The Shadow of the Wind by Carlos Ruiz Zafón

51pSErJc3oLMy fellow advertising buddy Katie reminded me to post about this book, but it was my old housemate Jonathan who first told me about it. Other than being amazed that he could actually read, I was also intrigued by the sound of the story straight away. And he was good enough to lend me his copy. Whatta guy.

I’ve actually had to re-read it since; because there are so many twists and turns I’d forgotten what actually happens. My brain seems to do that with clever plots. I must have seen The Bourne Identity about fifteen times. What happens? Haven’t the foggiest. Some girl dyes her hair and people keep trying to kill people.

This story begins with a young boy named Daniel, living in post-war Barcelona, who comes into the possession of a book: The Shadow of the Wind by Julian Carax. Daniel’s father takes him to get the book valued by Barcelo, who immediately tries to buy it. It turns out that this book is a rarity, along with Carax’s other novels,. Daniel refuses to sell the book, but develops an infatuation with Barcelo’s blind niece Clara. He offers to read the book to her, and together, they become engrossed in The Shadow of the Wind. However, it isn’t long before Daniel starts to recognize scenes from the novel taking place in his own life. He discovers he is being watched from afar by a mysterious figure, who also approaches Clara at close quarters as she cannot identify his face. Eventually, the mysterious figure identifies himself to Daniel as Lain Coubert – the name of a character from The Shadow of the Wind who represents the devil. Coubert also tries to purchase the book from Daniel, at any price. When Daniel refuses and asks him why he wants the book so badly, he replies, “To burn it”. As Daniel begins to dig deeper into The Shadow of the Wind and its author, he begins to unravel a story that has been buried for years.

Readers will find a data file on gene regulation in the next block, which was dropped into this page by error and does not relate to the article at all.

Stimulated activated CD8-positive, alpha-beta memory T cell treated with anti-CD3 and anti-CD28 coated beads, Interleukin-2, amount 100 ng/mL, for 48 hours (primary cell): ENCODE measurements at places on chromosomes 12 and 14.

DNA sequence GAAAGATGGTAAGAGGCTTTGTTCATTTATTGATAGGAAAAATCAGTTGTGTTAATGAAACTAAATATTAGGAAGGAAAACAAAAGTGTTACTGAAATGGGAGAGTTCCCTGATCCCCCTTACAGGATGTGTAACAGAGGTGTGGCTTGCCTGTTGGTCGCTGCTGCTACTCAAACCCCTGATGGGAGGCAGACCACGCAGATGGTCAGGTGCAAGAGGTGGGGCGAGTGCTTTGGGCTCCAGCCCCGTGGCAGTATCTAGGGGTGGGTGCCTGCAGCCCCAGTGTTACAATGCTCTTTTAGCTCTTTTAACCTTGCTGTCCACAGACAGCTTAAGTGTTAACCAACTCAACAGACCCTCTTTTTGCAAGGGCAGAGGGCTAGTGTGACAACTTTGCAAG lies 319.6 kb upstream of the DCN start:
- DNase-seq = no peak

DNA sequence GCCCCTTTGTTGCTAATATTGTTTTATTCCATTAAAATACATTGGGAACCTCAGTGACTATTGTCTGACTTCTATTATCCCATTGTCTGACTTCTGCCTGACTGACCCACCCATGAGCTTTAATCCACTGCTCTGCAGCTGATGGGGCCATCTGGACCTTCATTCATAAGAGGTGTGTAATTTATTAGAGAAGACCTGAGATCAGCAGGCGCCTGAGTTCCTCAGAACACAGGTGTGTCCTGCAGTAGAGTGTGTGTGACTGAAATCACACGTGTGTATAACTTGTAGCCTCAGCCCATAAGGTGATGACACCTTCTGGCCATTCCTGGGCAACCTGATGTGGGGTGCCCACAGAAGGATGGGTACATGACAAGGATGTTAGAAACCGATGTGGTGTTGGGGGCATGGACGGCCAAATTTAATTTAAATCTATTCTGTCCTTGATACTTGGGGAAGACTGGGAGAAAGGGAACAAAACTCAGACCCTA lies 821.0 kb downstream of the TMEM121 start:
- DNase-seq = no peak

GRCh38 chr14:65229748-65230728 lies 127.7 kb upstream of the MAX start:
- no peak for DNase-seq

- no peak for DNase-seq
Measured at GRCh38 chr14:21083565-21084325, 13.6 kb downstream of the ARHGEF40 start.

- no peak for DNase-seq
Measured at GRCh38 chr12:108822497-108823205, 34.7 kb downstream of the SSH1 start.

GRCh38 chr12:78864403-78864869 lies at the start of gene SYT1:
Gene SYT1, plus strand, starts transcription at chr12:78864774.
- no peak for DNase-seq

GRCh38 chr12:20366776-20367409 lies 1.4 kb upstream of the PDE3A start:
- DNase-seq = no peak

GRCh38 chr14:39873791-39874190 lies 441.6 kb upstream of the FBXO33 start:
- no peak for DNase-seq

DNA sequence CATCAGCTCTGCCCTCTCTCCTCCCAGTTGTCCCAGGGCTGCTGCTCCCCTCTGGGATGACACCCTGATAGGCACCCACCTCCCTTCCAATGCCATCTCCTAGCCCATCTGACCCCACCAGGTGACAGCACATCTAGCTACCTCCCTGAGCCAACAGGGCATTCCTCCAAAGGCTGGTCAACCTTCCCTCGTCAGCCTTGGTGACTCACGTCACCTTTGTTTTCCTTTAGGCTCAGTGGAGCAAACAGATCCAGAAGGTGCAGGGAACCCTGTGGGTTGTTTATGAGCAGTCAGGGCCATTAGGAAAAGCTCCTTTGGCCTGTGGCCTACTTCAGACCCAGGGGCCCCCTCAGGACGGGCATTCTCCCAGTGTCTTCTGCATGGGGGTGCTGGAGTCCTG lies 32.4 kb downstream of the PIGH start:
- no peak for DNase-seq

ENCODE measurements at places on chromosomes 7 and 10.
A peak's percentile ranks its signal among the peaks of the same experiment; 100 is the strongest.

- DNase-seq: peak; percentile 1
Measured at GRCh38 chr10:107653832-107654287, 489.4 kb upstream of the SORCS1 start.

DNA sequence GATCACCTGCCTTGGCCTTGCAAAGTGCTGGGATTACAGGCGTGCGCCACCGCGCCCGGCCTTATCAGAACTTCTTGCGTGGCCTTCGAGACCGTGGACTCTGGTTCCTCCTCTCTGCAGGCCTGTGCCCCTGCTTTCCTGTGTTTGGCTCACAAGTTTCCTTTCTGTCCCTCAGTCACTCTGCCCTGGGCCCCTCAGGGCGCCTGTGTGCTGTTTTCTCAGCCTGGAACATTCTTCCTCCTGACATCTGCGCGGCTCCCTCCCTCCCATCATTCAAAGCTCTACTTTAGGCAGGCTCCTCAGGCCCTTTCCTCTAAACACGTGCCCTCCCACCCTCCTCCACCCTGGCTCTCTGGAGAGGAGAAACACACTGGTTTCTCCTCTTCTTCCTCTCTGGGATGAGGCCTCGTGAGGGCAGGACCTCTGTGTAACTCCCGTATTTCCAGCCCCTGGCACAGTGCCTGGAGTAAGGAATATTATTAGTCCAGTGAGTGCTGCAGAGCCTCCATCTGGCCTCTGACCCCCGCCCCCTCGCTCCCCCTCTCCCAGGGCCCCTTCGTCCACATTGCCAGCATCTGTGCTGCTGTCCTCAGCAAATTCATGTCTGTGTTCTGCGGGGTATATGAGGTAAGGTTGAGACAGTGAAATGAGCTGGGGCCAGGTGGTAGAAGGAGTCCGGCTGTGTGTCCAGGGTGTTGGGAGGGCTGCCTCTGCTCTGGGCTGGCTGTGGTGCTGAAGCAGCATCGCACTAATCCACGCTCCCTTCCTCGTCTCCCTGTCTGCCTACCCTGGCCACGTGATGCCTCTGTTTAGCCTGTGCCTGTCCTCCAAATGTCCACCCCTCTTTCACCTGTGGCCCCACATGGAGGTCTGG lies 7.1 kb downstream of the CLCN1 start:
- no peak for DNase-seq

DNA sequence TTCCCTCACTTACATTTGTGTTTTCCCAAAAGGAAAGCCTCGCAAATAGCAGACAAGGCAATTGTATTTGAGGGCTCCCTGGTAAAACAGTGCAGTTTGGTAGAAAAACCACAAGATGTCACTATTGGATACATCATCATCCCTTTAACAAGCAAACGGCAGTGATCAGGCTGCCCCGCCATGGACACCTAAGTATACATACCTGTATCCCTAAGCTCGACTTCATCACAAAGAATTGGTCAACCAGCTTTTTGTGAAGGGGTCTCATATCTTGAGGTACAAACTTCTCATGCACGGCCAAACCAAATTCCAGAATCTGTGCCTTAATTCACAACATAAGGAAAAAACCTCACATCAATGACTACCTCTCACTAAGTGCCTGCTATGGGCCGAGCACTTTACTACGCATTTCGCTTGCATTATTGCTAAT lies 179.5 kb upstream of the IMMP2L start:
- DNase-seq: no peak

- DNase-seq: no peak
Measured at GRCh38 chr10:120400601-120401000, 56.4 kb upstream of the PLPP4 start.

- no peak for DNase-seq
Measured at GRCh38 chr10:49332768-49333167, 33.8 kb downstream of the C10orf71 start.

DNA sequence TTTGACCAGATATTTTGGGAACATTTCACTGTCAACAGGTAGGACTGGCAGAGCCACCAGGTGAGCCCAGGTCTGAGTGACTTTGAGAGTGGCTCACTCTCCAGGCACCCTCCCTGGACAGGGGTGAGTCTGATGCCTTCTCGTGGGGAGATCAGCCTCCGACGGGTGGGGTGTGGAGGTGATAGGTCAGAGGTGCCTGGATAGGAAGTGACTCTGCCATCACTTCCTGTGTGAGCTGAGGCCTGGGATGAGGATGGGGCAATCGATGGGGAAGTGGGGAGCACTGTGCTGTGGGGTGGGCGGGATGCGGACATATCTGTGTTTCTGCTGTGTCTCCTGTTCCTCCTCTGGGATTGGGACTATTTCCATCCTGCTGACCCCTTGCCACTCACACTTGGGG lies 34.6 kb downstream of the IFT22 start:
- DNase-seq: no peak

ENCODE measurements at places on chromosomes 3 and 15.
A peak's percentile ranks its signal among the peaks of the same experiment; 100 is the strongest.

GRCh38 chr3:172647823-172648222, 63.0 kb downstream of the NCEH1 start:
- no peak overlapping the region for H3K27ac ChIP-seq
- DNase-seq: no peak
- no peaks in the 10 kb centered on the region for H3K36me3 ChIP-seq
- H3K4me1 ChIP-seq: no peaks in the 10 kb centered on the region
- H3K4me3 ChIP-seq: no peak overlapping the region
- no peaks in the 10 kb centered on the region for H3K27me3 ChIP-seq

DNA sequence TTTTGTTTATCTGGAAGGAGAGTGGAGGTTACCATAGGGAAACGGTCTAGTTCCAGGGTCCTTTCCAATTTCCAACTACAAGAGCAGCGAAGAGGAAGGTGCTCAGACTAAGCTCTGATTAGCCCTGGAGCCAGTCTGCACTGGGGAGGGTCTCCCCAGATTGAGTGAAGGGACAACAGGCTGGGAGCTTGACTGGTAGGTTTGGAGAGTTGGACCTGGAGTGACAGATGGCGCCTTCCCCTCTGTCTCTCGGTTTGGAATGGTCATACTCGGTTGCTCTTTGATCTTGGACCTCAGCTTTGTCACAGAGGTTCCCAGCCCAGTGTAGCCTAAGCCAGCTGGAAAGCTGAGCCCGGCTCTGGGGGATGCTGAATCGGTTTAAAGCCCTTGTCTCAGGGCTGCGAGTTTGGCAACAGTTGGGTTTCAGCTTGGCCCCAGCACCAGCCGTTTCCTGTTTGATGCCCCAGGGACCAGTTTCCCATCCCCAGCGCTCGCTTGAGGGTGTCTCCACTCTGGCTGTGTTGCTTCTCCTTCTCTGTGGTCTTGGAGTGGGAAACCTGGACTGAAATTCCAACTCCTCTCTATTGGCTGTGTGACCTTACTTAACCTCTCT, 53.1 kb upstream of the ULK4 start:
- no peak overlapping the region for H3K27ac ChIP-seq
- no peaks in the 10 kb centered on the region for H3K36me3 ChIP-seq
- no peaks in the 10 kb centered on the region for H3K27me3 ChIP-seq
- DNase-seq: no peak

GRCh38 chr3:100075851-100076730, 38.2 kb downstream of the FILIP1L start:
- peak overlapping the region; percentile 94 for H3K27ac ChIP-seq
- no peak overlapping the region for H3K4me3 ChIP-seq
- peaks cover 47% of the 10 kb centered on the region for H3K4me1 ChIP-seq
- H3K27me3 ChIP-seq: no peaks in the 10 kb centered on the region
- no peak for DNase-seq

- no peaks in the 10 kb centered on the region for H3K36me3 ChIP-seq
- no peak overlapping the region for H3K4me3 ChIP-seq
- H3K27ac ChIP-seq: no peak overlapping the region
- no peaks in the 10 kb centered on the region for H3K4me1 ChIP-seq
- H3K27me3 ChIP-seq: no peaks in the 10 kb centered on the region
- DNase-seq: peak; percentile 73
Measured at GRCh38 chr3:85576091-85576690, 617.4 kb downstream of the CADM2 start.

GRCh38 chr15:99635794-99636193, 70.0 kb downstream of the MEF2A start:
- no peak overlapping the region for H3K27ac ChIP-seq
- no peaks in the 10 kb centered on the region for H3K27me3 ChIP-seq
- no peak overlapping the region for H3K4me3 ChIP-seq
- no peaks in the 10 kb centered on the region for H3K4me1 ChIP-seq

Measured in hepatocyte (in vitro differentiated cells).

I know it’s a cliché, but this book genuinely hooks you from the beginning. I’ve been tuckered out all week after many a late night reading it, because I’m a real party animal like that. So I really recommend you get in amongst this excellent book. I imagine it’s like taking crack for reading and nerds.

The Princess Bride by William Goldman

 ImageThere’s always a daft children’s film version of this knocking around at Christmas with Andre the Giant in one of the lead roles (jokes), but it isn’t anywhere near as good as the book. The book is absolutely mental – like a romantic fantasy comedy rave. The main story is often interrupted by the author having a little chat about his characters and the plot – which is usually annoying. However, the author here is William Goldman, the screenwriter who wrote Butch Cassidy and the Sundance Kid. So he’s good. As in double Oscar-winning good.

The main story begins by introducing us to Buttercup – the most beautiful woman in the land. She lives on a farm with her parents and their stable boy Westley. After initially verbally abusing Westley and being incredibly mean, Buttercup decides that she is madly in love with him. She’s a bit of an odd one, and behaves erratically throughout the novel. After Buttercup proclaims her love for Westley he leaves the farm to go and earn some cash so they can live happily ever after. However, Buttercup then receives word that Westley’s ship was attacked by pirates, and believes him to be dead. She slips into a depression and dramatically declares that she will never fall in love again. Time passes and eventually Buttercup accepts the proposal of Prince Humperdinck – the most powerful man in the kingdom. Little does she know that Humperdinck is a massive psychopath (and probably my favourite character, he is well and truly appalling and such a great villain). One of Humperdinck’s favourite hobbies is capturing animals to put in his Zoo of Death, an elaborate menagerie made up of the deadliest animals in the world. But just before their wedding Buttercup is kidnapped by a trio of criminals. It is a race against time for a masked hero to save Buttercup from the double danger of her kidnappers and Prince Humperdinck.

The story is kind of a satire of your regular fairytale. The princess is a right weirdo, the prince is bat shit crazy, people die, there’s loads of violence, and Goldman repeatedly smashes the fourth wall. For a light read that shouldn’t be taken seriously, this is a great little story.